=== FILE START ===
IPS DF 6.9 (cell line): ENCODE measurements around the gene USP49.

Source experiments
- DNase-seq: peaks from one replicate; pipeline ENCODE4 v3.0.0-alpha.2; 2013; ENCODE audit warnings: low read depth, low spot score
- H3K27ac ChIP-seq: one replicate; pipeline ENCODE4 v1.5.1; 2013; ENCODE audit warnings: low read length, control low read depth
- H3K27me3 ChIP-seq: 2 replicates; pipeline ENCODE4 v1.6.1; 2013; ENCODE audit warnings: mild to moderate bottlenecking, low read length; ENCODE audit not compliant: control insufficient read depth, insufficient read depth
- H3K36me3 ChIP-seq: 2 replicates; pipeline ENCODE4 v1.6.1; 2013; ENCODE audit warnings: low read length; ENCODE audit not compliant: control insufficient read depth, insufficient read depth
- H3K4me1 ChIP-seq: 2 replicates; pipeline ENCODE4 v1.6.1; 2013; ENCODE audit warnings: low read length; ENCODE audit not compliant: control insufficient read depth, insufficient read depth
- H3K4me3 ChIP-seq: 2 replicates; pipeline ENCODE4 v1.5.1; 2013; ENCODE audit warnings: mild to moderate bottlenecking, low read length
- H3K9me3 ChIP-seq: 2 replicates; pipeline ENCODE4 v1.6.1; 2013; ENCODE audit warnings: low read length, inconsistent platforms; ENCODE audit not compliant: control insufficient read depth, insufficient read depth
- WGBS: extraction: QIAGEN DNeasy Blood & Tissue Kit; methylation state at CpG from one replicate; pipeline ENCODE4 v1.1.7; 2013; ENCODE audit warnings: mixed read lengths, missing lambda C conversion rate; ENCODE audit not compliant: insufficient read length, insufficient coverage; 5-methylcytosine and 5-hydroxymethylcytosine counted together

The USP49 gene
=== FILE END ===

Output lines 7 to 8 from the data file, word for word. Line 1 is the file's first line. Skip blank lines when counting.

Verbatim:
- H3K4me1 ChIP-seq: 2 replicates; pipeline ENCODE4 v1.6.1; 2013; ENCODE audit warnings: low read length; ENCODE audit not compliant: control insufficient read depth, insufficient read depth
- H3K4me3 ChIP-seq: 2 replicates; pipeline ENCODE4 v1.5.1; 2013; ENCODE audit warnings: mild to moderate bottlenecking, low read length